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Curcumin: A wonder anticancer drug

Author(s): Yogesh Panditrao Palve | P.L. Nayak

Journal: International Journal of Pharmacy and Biomedical Sciences
ISSN 0976-5263

Volume: 03;
Issue: 02;
Start page: 60;
Date: 2012;
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Keywords: Curcumin | Curcuminoids | Anticancer agent | Neurodegenerative disease | Drug delivery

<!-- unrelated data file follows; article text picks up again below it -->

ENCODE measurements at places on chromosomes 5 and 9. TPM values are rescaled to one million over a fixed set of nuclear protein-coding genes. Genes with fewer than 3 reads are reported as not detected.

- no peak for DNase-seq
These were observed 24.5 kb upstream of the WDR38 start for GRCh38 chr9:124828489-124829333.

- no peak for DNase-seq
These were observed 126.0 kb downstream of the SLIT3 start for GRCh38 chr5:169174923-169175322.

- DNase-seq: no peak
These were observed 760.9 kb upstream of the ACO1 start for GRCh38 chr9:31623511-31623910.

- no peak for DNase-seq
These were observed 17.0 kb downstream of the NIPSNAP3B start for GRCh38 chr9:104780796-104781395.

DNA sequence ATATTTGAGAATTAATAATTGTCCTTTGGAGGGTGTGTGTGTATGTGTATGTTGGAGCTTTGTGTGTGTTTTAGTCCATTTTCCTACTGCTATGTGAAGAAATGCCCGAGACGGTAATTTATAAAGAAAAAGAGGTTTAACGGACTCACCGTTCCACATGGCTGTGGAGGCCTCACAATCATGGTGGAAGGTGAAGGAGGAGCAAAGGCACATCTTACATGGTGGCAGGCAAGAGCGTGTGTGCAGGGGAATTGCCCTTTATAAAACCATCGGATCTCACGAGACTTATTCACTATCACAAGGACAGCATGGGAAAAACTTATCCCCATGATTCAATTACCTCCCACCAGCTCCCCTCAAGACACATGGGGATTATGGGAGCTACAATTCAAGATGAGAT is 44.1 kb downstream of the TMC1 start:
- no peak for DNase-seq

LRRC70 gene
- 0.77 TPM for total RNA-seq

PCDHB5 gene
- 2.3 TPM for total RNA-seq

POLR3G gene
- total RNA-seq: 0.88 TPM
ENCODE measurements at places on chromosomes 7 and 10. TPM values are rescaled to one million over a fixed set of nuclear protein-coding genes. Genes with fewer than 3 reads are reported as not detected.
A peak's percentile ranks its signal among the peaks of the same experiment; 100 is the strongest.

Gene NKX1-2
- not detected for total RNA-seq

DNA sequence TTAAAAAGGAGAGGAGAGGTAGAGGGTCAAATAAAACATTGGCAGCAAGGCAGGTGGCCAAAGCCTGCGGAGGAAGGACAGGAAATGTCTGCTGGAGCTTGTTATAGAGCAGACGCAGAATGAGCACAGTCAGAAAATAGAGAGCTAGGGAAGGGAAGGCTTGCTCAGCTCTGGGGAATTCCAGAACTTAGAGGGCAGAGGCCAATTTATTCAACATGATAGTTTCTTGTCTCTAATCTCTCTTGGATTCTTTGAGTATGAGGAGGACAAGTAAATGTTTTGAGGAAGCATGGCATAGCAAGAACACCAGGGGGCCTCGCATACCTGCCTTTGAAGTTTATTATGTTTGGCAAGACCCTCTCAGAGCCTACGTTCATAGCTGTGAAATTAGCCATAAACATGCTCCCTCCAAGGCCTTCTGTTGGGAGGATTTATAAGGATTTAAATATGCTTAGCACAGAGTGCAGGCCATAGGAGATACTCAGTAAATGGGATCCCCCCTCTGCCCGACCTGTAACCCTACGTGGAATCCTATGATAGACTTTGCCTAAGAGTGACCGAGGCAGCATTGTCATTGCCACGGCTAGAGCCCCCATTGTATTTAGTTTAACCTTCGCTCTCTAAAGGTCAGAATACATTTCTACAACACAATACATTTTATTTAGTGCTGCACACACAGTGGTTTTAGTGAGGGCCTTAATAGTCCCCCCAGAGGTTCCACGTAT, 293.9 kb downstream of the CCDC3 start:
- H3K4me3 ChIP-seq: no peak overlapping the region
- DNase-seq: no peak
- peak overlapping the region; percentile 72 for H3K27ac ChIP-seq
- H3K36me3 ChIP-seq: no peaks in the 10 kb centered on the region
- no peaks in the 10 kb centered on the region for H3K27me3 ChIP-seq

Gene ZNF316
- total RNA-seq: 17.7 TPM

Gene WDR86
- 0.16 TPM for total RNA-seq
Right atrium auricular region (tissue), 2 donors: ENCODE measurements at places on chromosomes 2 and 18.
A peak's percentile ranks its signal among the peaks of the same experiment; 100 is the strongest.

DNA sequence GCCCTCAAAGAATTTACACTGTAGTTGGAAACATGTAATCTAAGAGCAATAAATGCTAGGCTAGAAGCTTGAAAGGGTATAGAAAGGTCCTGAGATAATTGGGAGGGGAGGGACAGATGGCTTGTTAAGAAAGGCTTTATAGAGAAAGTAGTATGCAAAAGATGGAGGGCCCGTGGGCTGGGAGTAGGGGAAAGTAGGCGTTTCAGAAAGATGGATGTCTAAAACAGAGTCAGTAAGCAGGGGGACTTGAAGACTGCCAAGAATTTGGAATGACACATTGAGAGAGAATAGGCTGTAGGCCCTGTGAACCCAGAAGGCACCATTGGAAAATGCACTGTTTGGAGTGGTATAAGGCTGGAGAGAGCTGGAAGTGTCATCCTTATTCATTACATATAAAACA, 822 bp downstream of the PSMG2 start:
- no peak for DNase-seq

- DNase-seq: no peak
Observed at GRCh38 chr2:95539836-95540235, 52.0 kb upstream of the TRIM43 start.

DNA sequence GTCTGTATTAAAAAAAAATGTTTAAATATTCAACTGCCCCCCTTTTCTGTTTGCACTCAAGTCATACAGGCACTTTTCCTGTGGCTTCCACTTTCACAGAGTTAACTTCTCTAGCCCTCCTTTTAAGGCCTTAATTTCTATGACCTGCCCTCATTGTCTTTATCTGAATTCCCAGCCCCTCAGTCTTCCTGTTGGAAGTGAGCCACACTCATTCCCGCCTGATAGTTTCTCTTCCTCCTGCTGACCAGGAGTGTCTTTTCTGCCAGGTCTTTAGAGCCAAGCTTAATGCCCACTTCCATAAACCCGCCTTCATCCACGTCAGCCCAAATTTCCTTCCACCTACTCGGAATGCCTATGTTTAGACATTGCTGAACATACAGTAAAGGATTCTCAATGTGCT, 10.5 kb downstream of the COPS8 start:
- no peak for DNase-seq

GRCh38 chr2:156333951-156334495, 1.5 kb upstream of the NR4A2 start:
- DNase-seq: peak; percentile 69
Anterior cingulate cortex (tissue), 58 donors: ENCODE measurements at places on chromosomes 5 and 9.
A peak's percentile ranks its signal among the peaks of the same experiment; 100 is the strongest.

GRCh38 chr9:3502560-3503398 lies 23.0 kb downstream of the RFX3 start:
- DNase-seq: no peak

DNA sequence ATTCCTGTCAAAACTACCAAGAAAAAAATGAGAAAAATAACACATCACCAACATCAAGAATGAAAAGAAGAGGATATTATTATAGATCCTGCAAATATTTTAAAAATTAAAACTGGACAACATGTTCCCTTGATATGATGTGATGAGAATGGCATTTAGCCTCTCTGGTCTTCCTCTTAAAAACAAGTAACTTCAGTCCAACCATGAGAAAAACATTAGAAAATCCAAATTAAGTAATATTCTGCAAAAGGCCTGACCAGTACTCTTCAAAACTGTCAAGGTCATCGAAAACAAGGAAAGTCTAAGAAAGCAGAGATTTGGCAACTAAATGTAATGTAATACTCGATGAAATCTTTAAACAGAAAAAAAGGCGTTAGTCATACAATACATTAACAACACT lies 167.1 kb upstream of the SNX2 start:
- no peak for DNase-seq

Curcumin [(1E,6E)-1,7-bis(4-hydroxy-3-methoxyphenyl)hepta-1,6-diene-3,5di one] is the major yellow pigment extracted from turmeric, a commonly used spice, derived from the rhizome of the plant Curcuma longa. In India and Southeast Asia, turmeric has long been used as a treatment for inflammation, skin wounds and tumors. Curcumin has broad spectrum cancer chemo preventive activity in preclinical animal models. The anticancer potential of curcumin stems from its ability to suppress proliferation of a wide variety of tumor cells, down-regulatetranscription factors NF-κB, AP-1 and Egr-1; down-regulate the expression of COX2, LOX, NOS, MMP-9, uPA, TNF, chemokines, cell surface adhesion molecules and cyclin D1; down-regulate growth factor receptors (such as EGFR and HER2); and inhibit the activity of c-Jun N-terminal kinase, protein tyrosine kinases and protein serine/threonine kinases. In several systems, curcumin has been described as a potent antioxidant and anti-inflammatory agent. Evidence has also been presented to suggest that curcumin can suppress tumor initiation, promotion and metastasis. Pharmacologically, curcumin has been found to be safe. Human clinical trials indicated no dose-limiting toxicity when administered at doses up to 10 g/day. All of these studies suggest that curcumin has enormous potential in the prevention and therapy of cancer. The current review describes in detail the data supporting thesestudies.
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